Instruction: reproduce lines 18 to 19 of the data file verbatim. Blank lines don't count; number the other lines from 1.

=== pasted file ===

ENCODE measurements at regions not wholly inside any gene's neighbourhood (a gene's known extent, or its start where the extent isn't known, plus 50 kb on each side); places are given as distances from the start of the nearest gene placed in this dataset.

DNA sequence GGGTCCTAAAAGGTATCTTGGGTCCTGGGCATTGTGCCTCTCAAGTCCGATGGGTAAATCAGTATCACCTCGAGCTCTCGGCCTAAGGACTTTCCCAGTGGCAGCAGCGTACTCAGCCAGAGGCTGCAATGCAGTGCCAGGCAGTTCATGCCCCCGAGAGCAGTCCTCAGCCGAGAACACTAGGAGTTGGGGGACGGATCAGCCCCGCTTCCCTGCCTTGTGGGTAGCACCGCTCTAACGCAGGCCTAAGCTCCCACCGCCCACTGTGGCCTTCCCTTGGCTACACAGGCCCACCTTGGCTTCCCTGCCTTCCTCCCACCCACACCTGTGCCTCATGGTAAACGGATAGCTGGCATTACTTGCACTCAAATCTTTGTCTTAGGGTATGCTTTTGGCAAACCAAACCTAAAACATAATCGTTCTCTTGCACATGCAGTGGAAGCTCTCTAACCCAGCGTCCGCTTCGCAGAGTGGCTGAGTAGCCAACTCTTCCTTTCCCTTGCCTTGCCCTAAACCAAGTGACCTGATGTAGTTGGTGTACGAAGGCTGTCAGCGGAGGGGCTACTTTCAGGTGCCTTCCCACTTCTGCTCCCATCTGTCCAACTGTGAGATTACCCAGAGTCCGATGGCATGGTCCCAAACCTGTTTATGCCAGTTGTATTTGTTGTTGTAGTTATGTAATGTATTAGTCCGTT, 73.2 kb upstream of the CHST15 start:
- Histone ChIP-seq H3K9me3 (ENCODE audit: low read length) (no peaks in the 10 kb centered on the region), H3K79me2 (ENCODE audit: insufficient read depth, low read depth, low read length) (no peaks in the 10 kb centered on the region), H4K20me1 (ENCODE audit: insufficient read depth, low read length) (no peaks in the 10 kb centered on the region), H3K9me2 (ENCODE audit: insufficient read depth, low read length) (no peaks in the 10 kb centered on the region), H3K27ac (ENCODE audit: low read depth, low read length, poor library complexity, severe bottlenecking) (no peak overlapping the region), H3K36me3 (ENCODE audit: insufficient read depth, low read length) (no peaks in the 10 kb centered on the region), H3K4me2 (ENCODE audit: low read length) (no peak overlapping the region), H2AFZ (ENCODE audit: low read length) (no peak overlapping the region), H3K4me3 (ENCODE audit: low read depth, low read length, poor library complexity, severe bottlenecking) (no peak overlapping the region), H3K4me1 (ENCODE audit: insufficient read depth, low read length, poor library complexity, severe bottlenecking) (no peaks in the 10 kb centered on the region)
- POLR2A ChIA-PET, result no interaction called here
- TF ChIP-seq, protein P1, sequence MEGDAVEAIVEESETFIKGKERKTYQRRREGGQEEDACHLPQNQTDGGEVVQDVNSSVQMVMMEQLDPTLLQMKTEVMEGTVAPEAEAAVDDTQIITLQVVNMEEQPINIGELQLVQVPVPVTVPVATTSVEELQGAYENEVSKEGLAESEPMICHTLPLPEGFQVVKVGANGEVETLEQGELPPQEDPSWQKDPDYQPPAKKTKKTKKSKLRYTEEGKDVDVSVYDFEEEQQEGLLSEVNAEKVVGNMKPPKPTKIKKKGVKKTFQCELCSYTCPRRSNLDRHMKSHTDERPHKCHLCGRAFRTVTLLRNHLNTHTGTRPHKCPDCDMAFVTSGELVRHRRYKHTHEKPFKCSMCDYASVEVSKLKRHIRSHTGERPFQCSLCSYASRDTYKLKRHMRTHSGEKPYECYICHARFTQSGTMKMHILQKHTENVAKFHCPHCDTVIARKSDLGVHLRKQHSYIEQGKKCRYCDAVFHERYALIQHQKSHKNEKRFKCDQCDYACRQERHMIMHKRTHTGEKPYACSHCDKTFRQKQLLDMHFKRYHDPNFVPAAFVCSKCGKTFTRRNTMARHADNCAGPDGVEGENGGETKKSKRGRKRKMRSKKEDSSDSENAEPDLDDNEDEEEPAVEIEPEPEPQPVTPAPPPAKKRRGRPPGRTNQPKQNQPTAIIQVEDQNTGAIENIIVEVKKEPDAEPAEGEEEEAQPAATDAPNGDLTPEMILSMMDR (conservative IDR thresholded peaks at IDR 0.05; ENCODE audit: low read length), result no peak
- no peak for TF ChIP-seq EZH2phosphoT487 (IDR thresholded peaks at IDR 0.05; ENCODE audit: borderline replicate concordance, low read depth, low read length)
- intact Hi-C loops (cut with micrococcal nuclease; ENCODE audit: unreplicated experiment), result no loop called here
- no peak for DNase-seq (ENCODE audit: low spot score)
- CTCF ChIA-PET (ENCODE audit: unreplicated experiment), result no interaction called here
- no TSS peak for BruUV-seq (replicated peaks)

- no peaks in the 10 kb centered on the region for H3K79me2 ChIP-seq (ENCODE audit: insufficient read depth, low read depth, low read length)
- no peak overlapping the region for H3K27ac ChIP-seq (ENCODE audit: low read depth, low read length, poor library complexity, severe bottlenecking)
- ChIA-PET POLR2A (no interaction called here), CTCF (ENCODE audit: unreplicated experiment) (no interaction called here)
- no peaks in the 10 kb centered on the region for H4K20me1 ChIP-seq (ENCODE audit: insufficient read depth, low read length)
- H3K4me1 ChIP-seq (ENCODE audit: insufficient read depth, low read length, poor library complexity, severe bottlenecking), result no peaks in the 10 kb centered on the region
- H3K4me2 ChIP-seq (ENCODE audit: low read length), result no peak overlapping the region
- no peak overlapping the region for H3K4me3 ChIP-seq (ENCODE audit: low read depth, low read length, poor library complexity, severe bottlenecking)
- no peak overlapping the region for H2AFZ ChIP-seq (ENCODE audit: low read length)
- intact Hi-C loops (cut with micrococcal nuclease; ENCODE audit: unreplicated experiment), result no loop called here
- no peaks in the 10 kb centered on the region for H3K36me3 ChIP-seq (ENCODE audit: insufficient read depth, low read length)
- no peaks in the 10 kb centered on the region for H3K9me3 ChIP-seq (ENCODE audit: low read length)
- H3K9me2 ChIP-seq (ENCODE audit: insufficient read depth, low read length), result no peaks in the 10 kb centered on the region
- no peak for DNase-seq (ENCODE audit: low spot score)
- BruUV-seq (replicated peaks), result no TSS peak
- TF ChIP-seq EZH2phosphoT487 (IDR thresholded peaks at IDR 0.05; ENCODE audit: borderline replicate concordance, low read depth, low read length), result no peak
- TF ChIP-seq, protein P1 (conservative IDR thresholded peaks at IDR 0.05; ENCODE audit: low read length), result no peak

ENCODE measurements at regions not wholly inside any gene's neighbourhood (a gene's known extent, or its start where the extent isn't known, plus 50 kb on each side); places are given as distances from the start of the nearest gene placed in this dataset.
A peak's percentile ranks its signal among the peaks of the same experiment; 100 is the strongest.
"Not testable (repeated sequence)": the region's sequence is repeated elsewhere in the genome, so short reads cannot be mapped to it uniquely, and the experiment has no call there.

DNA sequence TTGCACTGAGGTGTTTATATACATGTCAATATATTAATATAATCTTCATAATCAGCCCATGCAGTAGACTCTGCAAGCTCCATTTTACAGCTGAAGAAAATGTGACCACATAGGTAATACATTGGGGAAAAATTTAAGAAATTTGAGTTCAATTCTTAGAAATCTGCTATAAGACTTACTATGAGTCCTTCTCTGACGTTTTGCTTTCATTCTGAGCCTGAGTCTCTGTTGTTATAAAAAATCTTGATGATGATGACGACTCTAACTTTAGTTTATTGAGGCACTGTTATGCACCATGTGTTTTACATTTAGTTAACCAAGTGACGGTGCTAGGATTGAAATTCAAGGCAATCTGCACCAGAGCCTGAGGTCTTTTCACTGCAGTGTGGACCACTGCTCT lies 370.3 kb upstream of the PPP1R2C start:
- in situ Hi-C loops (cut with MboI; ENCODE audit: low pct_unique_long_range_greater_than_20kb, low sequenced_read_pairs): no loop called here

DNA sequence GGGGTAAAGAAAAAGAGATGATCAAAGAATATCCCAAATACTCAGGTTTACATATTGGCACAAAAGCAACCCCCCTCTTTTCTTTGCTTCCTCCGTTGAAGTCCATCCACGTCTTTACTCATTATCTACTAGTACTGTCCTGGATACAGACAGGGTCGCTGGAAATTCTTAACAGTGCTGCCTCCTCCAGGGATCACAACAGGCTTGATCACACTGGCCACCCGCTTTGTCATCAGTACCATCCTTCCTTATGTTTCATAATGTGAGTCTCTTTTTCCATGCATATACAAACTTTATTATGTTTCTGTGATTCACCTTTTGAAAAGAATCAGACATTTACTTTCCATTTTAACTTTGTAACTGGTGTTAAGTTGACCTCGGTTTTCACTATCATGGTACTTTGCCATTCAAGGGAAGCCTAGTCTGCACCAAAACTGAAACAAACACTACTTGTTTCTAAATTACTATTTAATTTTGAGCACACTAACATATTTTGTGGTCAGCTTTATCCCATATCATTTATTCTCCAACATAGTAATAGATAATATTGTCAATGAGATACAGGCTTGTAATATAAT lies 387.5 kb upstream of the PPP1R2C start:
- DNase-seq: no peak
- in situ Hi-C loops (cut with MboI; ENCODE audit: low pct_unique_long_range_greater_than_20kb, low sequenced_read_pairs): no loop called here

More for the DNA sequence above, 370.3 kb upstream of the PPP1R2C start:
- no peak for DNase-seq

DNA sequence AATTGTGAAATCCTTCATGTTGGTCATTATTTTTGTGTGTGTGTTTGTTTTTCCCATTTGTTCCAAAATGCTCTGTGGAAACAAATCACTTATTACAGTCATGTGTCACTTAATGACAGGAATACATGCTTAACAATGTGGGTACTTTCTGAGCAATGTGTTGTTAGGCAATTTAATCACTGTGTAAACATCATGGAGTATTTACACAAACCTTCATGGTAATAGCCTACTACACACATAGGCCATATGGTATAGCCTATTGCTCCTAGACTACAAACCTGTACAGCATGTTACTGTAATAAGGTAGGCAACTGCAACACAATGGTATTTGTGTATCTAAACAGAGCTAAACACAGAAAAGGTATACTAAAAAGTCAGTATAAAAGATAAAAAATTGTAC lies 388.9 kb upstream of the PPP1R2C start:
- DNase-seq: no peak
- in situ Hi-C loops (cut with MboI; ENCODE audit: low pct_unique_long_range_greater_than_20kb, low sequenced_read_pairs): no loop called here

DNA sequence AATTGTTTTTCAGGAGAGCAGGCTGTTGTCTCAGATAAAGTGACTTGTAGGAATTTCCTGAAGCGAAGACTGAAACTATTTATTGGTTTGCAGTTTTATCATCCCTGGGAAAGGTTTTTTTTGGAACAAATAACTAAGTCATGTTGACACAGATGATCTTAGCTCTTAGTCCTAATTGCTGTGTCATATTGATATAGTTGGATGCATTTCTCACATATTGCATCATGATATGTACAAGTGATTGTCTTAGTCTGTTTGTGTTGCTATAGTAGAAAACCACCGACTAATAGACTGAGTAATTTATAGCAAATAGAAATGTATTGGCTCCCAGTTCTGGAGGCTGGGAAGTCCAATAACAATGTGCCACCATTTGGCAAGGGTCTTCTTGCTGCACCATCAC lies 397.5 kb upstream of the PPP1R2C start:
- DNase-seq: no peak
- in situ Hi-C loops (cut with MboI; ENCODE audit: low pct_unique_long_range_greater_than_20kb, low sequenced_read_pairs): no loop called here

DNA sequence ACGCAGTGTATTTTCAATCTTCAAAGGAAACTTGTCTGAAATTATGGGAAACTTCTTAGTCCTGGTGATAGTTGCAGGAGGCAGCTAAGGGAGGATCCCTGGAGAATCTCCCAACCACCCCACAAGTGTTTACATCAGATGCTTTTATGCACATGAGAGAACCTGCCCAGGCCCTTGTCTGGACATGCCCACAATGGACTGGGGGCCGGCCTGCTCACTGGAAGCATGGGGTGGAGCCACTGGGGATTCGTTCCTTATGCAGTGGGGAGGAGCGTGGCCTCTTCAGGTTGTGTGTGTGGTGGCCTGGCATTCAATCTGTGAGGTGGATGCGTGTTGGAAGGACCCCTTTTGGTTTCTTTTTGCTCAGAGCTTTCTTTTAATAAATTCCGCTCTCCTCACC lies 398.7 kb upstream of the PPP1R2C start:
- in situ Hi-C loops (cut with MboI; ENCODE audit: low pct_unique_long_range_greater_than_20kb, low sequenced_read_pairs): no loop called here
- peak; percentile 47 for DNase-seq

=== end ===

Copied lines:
- no peak overlapping the region for H2AFZ ChIP-seq (ENCODE audit: low read length)
- intact Hi-C loops (cut with micrococcal nuclease; ENCODE audit: unreplicated experiment), result no loop called here